Choice News

Choice News

The health insurance industry is mounting an attack against health care reform, warning that the Baucus bill will increase costs.  The Senate Finance Committee is set to vote on the health care legislation tomorrow.

Anti-choice Rep. Dave Reichert is being targeted by groups like for his opposition to health care reform efforts.  Reichert voted against the bill in the House.

The New York Times profiles three anti-choice protesters on how they got involved in the loosely organized network of local anti-choice activism.

During an interview with the, pro-choice King County executive candidate Dow Constantine pointed to his NARAL Pro-Choice Washington endorsement and reiterated that his opponent, Susan Hutchison, is anti-choice.

The New York Times takes a look at fertility procedures and the risks inherent in carrying quadruplets, quintuplets and sextuplets.

Chicago Mayor Richard Daley has said he will sign an ordinance to create a “buffer” to keep anti-choice protesters from getting too close to people entering and exiting medical facilities.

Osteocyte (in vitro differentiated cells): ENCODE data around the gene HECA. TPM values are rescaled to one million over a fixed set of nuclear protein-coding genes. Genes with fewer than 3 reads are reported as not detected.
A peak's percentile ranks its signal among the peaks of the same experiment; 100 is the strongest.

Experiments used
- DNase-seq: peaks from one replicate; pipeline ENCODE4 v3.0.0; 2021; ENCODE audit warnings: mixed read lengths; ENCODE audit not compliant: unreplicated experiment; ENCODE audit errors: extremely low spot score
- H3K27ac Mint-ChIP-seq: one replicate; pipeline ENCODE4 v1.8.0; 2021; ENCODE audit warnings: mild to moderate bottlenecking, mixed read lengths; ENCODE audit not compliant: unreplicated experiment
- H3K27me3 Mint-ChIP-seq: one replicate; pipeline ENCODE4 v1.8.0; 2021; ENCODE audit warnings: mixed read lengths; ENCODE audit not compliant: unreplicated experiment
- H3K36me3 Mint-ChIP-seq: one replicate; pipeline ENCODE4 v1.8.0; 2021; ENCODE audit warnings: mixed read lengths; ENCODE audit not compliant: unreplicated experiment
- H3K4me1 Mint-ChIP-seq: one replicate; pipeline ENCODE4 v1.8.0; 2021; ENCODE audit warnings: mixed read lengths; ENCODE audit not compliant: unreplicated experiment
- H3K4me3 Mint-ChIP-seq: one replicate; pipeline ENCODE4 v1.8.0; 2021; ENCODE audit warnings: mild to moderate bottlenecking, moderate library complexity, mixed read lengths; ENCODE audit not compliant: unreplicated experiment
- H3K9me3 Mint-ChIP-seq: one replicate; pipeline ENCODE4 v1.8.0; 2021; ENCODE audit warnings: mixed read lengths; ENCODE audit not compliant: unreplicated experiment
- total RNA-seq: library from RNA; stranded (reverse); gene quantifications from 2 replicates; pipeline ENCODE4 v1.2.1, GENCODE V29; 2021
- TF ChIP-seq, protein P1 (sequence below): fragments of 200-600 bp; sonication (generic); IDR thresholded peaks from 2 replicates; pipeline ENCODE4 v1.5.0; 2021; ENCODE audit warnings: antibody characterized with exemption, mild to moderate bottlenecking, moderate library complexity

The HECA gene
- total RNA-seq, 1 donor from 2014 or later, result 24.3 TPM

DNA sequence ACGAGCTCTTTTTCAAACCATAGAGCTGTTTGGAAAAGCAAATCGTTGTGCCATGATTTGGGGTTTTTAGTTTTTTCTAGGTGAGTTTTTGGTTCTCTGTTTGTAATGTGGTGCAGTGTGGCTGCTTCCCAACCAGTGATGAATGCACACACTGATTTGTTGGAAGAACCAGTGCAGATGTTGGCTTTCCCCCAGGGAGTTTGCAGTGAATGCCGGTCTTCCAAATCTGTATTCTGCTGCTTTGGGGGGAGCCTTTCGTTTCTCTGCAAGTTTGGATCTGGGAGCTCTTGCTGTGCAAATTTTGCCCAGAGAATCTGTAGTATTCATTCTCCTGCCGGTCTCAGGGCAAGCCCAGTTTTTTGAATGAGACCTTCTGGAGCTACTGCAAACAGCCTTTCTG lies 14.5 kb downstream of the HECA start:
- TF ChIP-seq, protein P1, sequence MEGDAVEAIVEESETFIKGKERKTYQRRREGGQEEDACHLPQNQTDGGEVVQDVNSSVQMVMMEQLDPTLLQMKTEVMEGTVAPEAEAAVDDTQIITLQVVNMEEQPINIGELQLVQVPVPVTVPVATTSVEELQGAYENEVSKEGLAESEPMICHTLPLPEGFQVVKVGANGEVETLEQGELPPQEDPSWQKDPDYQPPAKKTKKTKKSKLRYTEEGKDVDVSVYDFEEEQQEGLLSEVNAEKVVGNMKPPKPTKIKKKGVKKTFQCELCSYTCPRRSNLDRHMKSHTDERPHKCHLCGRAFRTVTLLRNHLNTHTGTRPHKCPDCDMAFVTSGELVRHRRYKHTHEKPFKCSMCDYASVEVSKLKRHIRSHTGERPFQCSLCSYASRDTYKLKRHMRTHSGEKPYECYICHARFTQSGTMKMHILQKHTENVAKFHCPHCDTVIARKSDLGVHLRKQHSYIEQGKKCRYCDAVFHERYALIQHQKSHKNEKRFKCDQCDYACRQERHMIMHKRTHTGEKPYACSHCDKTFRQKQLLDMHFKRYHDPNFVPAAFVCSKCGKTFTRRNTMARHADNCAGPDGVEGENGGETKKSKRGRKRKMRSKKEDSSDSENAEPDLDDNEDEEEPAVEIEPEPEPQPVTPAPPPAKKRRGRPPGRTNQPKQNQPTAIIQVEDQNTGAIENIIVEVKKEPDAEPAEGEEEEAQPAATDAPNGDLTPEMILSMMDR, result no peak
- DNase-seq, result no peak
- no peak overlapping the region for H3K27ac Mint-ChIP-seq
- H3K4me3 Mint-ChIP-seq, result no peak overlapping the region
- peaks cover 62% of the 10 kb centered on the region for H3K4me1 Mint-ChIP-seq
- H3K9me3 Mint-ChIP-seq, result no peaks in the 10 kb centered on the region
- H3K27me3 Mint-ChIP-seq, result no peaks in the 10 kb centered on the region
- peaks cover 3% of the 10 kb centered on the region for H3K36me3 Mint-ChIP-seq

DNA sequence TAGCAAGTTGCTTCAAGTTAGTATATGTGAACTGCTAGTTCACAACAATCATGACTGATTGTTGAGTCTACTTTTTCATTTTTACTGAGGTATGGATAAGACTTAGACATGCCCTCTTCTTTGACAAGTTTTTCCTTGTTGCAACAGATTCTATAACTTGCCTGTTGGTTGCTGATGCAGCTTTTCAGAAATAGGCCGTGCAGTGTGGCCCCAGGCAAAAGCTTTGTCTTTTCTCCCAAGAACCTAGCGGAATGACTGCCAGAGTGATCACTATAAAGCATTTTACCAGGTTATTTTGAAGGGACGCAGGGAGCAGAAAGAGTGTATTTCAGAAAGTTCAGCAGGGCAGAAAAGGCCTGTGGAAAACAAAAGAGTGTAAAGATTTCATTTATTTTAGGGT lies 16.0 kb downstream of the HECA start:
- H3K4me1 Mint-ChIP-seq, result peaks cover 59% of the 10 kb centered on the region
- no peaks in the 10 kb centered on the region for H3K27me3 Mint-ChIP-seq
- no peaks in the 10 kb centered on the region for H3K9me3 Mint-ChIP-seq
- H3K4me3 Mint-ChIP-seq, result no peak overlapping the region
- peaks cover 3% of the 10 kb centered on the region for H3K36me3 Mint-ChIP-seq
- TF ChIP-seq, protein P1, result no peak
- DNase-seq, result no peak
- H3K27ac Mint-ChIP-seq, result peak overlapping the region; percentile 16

The Seattle Times editorial board endorses a “no” vote on Tim Eyman’s Initiative 1033.  I-1033 would severely restrict government revenue, resulting in drastic cuts to health care – including family planning care – as well as many other critical programs.

Gay rights supporters in Seattle marched in support of Referendum 71 on Sunday, coinciding with the National Equality March in Washington D.C.  Referendum 71 asks voters to approve the law expanding domestic partnership rights.

A new political action committee, Vote Reject R-71, has been created, possibly signaling a large influx of cash to oppose Referendum 71.

Speaking before the Human Rights Campaign, a national gay rights organization, President Obama pledged to repeal “Don’t Ask, Don’t Tell” and to allow gays and lesbians to serve openly in the military.

In a guest column for the Seattle Times, LeAnne Moss, executive director of the Women’s Funding Alliance, and Bill and Paula Clapp, co-founders of Global Partnerships and the Seattle International Foundation, write that women, who are more likely than men to hold part-time jobs that do not have benefits and who make less money than do their male counterparts, are disproportionately affected by a bad economy.  They urge government and the community to invest in programs that alleviate these economic barriers and support women.


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